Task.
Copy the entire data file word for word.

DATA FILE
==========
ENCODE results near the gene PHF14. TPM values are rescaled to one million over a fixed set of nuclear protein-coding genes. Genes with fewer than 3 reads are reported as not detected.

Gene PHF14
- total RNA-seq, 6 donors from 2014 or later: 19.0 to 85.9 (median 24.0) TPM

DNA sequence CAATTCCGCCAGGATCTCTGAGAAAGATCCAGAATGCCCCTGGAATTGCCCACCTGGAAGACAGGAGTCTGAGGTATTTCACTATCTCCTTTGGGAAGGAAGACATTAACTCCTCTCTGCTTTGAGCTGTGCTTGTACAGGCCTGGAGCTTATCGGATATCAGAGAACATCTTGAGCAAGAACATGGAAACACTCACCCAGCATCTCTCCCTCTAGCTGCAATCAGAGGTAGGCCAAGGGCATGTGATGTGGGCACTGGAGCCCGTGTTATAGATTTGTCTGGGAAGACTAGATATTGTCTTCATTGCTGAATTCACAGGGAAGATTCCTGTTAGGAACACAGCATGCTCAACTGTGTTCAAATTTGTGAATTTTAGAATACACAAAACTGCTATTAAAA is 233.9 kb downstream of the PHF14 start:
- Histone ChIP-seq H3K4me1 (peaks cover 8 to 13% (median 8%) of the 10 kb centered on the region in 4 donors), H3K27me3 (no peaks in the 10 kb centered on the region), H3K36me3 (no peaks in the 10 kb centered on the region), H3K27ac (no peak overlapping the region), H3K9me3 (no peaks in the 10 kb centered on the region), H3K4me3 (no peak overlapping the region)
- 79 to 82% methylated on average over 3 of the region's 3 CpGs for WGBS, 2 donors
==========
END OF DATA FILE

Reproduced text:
ENCODE results near the gene PHF14. TPM values are rescaled to one million over a fixed set of nuclear protein-coding genes. Genes with fewer than 3 reads are reported as not detected.

Gene PHF14
- total RNA-seq, 6 donors from 2014 or later: 19.0 to 85.9 (median 24.0) TPM

DNA sequence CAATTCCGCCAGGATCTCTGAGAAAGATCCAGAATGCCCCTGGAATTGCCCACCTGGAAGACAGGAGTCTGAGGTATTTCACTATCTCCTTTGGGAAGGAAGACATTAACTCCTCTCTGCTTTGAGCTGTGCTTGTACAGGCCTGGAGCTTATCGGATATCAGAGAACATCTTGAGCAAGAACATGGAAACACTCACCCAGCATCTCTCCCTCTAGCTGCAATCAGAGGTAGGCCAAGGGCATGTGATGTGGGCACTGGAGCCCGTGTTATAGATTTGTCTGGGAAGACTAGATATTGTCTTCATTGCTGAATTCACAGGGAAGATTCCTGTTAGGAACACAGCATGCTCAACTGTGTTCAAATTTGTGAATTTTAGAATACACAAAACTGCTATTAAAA is 233.9 kb downstream of the PHF14 start:
- Histone ChIP-seq H3K4me1 (peaks cover 8 to 13% (median 8%) of the 10 kb centered on the region in 4 donors), H3K27me3 (no peaks in the 10 kb centered on the region), H3K36me3 (no peaks in the 10 kb centered on the region), H3K27ac (no peak overlapping the region), H3K9me3 (no peaks in the 10 kb centered on the region), H3K4me3 (no peak overlapping the region)
- 79 to 82% methylated on average over 3 of the region's 3 CpGs for WGBS, 2 donors